Booker Taliaferro Washington (1856-1915) was an African American political leader, educator and author. He was one of the dominant figures in African American history in the United States from 1890 to 1915. Born into slavery in Franklin County, Virginia, at the age of 9, he was freed and moved with his family to West Virginia, where he learned to read and write while working in manual labor jobs. He later trained as a teacher, and in 1881 was named the first leader of the Tuskegee Institute in Alabama. He was granted an honorary Masters of Arts degree from Harvard University in 1896 and an honorary Doctorate degree from Dartmouth College in 1901.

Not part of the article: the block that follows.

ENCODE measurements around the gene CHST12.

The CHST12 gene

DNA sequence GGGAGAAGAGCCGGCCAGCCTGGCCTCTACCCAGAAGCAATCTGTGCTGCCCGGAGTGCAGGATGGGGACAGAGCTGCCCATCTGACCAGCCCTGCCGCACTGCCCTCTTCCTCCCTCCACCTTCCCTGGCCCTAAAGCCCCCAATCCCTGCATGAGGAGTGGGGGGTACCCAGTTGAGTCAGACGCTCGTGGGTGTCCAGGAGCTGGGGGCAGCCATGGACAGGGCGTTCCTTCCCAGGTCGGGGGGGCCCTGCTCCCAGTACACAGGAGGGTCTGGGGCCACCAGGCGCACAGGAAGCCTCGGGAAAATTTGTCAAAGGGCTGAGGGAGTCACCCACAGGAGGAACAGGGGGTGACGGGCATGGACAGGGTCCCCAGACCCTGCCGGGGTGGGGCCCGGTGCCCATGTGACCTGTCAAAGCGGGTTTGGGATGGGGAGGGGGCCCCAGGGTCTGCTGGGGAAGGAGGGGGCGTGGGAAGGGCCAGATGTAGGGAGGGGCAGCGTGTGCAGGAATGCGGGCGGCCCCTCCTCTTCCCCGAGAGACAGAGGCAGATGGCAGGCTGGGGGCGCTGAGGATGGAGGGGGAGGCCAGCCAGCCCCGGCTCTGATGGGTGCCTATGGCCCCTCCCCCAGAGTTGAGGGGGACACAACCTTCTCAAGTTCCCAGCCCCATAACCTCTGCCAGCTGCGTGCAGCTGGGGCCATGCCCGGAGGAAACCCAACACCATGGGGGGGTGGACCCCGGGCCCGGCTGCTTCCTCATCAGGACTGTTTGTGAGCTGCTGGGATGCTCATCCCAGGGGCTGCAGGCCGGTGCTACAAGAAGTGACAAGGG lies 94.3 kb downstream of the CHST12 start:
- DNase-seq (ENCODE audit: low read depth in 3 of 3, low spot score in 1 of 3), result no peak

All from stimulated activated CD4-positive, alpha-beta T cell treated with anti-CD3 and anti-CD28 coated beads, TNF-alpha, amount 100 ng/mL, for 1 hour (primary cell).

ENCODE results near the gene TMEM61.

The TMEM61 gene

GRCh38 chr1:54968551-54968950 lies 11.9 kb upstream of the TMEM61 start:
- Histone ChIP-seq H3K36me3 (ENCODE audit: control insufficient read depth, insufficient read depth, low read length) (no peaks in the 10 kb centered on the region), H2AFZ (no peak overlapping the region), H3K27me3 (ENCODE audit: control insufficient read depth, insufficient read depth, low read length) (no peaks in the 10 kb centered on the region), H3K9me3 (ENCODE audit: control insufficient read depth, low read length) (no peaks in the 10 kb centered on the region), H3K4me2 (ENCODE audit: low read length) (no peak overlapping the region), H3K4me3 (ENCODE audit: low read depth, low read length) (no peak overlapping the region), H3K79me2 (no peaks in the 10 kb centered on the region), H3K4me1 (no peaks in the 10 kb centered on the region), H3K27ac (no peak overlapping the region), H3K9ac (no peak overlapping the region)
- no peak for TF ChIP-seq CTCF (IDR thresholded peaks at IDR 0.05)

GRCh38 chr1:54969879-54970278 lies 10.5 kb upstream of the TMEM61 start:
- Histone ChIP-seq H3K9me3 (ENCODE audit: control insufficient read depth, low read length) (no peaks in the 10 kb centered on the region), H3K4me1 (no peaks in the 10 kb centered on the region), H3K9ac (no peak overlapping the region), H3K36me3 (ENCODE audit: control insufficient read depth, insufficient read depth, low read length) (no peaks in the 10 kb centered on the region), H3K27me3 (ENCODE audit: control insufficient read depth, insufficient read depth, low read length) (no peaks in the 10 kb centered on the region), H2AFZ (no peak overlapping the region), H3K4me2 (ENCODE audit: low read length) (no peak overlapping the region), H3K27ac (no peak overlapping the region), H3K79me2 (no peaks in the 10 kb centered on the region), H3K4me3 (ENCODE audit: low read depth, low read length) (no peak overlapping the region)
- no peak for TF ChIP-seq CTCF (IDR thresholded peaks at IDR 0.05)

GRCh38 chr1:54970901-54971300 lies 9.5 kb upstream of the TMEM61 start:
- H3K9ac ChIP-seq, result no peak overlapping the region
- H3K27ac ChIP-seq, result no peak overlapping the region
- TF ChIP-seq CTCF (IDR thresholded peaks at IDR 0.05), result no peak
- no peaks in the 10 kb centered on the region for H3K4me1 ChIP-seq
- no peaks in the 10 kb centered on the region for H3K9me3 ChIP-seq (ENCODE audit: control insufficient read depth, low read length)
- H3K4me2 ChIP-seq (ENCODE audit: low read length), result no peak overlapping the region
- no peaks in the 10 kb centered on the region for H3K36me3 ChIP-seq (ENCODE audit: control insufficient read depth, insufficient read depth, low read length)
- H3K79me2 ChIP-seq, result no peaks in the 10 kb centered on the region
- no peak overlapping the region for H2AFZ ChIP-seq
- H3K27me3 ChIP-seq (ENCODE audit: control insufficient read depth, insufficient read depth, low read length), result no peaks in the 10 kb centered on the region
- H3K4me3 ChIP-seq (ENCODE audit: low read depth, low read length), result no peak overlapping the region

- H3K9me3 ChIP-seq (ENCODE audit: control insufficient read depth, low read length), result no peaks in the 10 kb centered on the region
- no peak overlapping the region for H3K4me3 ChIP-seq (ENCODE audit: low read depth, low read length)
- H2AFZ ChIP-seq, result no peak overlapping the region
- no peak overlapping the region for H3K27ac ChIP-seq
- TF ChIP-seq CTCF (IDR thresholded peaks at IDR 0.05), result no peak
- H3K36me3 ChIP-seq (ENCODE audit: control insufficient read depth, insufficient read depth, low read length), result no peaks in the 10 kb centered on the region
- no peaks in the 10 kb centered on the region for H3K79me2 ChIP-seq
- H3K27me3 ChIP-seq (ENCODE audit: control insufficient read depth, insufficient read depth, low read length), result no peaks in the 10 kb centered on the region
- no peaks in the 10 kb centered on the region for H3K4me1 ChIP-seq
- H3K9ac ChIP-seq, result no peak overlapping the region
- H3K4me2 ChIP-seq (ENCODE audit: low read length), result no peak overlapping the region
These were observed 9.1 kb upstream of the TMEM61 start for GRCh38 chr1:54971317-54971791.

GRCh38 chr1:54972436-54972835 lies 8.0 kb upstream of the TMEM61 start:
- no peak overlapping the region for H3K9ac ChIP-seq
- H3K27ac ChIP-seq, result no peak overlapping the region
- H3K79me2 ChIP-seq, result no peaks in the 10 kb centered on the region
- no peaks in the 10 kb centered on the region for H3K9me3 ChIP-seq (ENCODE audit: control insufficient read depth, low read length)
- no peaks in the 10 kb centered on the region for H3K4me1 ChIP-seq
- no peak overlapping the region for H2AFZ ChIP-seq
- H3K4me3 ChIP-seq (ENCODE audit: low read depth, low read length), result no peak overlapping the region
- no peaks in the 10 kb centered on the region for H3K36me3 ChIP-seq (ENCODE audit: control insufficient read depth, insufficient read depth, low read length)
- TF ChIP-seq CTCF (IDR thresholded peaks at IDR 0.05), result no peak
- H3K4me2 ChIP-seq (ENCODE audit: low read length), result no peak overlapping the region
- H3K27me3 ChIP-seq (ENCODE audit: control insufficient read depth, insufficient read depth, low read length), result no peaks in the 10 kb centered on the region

William Edward Burghardt Du Bois (1868-1963) was a civil rights activist and leader, sociologist, educator, historian, prolific writer, editor, poet, scholar, and socialist. In 1896 he became the first black person to receive a Ph. D. from Harvard University and was the most prominent intellectual leader and political activist on behalf of African Americans in the first half of the twentieth century. He wrote many books including three major autobiographies. The Souls of Black Folk (1903) is his most well-known work.